DENISE DILLON, CNN CORRESPONDENT (voice-over): Not the typical apparel for a jazz band, but then again, not many jazz bands find a stage underwater. All 15 members of Germany's Alfred Lauer Big Band dove into their latest gig, underwater, 45 feet beneath the Aegean Sea off the coast of Turkey. The audience was on dry land watching the whole thing, live, on television monitors. The 22-minute concert included 12 minutes of singing.
DILLON: OK, the music was a little distorted but the bubbles add a nice effect. The conductor says what started out as something just for fun attracted a lot of attention.
ALFRED LAUER, CONDUCTOR: It was a joke but I think it's a very good joke. And our real job is to play over water on the surface. And on the surface we are a very good band, but underwater, we are the first band and that's why we have so much (UNINTELLIGIBLE)
DILLON: They've been doing underwater concerts since 1999, and this show was their longest yet. A notary was present throughout the concert to report it to the "Guinness Book of Records" and that gave the band reason to celebrate with more bubbles on the surface.
Denise Dillon, CNN.
WALCOTT: Technology has come a long way over the past several years. It has improved communications and made things more efficient and effective. Well, advanced technology presents us with many new opportunities. It also has introduced an element of fear and danger. When technology gets in the wrong hands, it can do much harm.
Kelli Arena reports on cyberterrorism and the damage it can cause.
KELLI ARENA, CNN CORRESPONDENT (voice-over): The conflict between the Israelis and Palestinians has moved to cyberspace, a war some are calling a cyberjihad. BEN VENZKE, COMPUTER SECURITY CONSULTANT: Both sides have launched, on a daily basis, continuous attacks against Web sites, chat rooms, bulletin boards, and a variety of other targets.
ARENA: The activity parallels the increase in violence on the ground, and is serving as a prototype for U.S. counterterrorism specialists preparing for possible cyberattacks on the United States.
DALE WATSON, FBI ASSISTANT DIRECTOR: We see this as a wave that's coming along, on which we are moving rapidly in order to be able to counter that threat.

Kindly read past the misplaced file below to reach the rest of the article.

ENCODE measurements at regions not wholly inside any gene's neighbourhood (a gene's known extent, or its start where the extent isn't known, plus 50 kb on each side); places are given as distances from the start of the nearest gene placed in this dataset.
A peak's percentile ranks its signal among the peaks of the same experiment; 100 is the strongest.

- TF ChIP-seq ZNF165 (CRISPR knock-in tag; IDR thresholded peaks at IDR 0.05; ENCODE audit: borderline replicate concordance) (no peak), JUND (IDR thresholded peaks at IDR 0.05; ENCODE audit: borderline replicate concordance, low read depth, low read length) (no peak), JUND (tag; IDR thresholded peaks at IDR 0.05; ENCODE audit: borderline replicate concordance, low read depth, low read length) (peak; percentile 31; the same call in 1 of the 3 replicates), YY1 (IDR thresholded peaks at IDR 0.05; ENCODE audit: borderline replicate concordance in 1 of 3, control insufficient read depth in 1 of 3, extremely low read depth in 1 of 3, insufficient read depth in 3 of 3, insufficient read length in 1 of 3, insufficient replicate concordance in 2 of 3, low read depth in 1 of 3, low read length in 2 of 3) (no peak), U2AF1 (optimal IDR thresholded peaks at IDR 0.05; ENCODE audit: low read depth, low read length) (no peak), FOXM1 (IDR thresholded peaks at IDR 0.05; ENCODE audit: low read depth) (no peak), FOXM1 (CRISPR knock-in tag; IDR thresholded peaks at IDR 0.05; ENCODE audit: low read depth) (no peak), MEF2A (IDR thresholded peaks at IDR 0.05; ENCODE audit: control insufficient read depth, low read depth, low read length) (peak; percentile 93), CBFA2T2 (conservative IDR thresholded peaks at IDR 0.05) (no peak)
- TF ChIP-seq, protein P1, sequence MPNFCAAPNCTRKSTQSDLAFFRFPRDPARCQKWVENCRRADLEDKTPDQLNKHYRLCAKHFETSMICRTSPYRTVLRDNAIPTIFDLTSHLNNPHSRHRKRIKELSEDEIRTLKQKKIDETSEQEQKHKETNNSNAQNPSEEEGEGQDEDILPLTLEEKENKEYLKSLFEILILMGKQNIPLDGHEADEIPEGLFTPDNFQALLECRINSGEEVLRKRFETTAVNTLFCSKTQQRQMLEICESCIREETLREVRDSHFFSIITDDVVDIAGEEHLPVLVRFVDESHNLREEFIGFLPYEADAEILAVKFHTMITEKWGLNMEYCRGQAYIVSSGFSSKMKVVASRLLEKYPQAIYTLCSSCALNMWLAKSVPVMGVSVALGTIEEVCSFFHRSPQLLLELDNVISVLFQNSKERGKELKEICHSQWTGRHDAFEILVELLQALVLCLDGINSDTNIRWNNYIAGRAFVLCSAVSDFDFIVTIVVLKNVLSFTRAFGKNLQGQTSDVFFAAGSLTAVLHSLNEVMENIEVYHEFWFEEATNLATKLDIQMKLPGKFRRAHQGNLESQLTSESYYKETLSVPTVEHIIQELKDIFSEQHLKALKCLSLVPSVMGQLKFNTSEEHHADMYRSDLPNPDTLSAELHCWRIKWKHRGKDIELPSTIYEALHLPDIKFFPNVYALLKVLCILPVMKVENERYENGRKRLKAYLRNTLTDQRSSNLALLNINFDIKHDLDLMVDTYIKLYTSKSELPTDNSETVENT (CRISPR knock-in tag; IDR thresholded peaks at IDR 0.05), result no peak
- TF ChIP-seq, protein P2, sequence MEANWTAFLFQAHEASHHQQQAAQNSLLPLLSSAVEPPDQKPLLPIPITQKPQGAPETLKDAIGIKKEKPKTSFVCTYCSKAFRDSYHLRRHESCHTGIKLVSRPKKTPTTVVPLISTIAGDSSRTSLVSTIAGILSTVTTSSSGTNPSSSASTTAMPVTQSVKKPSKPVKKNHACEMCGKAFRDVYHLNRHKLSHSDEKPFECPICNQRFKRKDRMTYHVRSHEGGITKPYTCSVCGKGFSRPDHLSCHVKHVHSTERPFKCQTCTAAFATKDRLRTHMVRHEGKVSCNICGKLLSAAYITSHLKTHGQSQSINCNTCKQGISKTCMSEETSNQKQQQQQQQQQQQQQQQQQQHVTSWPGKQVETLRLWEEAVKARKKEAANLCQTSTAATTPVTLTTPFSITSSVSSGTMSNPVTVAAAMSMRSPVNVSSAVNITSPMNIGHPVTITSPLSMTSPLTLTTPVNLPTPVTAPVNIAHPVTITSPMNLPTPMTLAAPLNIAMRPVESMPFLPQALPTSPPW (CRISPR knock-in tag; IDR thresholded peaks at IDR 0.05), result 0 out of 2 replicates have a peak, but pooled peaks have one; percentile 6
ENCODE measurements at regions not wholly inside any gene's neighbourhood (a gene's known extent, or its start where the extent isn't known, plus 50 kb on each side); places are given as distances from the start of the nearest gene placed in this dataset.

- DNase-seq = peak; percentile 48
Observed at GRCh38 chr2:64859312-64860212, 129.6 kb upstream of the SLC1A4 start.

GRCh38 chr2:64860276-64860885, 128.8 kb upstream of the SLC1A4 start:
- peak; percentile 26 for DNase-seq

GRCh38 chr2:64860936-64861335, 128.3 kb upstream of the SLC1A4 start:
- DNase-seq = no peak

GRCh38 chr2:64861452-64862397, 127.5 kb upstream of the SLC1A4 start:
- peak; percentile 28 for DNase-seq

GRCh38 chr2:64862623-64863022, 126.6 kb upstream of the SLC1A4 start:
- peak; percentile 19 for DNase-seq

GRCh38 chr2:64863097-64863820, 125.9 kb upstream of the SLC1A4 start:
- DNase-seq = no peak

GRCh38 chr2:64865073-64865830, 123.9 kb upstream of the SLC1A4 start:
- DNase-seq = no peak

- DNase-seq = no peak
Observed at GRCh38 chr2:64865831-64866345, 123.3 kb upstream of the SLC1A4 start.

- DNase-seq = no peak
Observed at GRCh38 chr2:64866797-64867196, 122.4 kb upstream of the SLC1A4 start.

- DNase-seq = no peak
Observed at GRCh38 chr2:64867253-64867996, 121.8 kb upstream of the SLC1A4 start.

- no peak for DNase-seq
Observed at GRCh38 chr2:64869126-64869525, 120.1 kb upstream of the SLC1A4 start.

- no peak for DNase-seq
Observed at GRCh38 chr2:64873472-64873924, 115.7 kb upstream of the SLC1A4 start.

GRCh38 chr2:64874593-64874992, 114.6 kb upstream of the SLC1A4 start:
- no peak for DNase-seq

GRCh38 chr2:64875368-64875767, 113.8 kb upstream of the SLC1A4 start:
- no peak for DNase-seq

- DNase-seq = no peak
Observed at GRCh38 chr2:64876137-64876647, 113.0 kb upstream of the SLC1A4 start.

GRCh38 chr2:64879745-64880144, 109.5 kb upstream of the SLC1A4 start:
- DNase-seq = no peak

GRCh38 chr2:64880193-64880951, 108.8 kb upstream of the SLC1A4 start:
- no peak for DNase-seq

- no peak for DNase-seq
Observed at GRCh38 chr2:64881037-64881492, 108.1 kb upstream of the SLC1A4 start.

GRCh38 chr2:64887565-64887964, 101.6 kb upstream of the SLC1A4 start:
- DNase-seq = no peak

ARENA: What is going on in the Middle East cannot be called cyberterrorism yet, but experts say it's a short technological step to take from knocking out Web sites to crippling critical infrastructure, a concern not only in the Middle East, but around the globe.
MIKE VATIS, ANTI-TERRORISM EXPERT: The things we have to worry abut are our critical infrastructures, such as our electrical power systems; our critical government agencies; police and medical services; and things like that.
ARENA: Some terrorist groups are calling for cyberattacks against the United States, and threat the new administration is taking seriously.
CONDOLEEZZA RICE, NATIONAL SECURITY ADVISER: Virtually every vital service -- water supply, transportation, energy, banking and finance, telecommunications, public health -- all rely upon computers, fiberoptic lines, switchers, and the routers that connect them. Corrupt those networks and you disrupt this nation.
ARENA: The worst case scenario: a traditional terrorist attack, such as the bombing of World Trade Center, supplemented by a cyberattack, such as shutting down the 911 system.
VATIS: Right now, we're seeing a lot of the world's most dangerous and violent terrorist groups using information technology for fund-raising and secure communications. It doesn't take a great leap to go from that sort of use of information technology to using cyberattack as one method of carrying out a destructive plot.
ARENA: What's more is the damage, thought to be in the billions of dollars, caused by relatively primitive viruses is giving terrorists more confidence.
VENZKE: While an attacker may be able to take out one kind of system one day, and you develop a countermeasure to deal with that, 24 hours later, they might be involved in launching a different kind of attack that's going to completely bypass the new security measures you just put in place.
ARENA: In response, law enforcement is aggressively working to identify system vulnerabilities, to train cyberspecialists, and to keep track of terrorist activity on- and offline. But it's not completely up to the task. WATSON: We're not there yet, but we're a lot better off than we were two years ago. And we will be much better off two years from now in order to counter this threat.
ARENA (on camera): More resources might help. The FBI's National Infrastructure Protection Center had a modest budget of just under $20 million last year, with 108 employees
(voice-over): But even at its best, law enforcement is somewhat at the mercy of private corporations.
VATIS: Security's not going to improve until the marketplace demands it, until individual consumers and companies demand from the manufacturers of software and hardware and from Internet service providers and telecommunications companies that security be robust.
ARENA: The fear among experts it may take a real disaster before the government and private industry put enough resources into combating the problem.
Kelli Arena, CNN, Washington.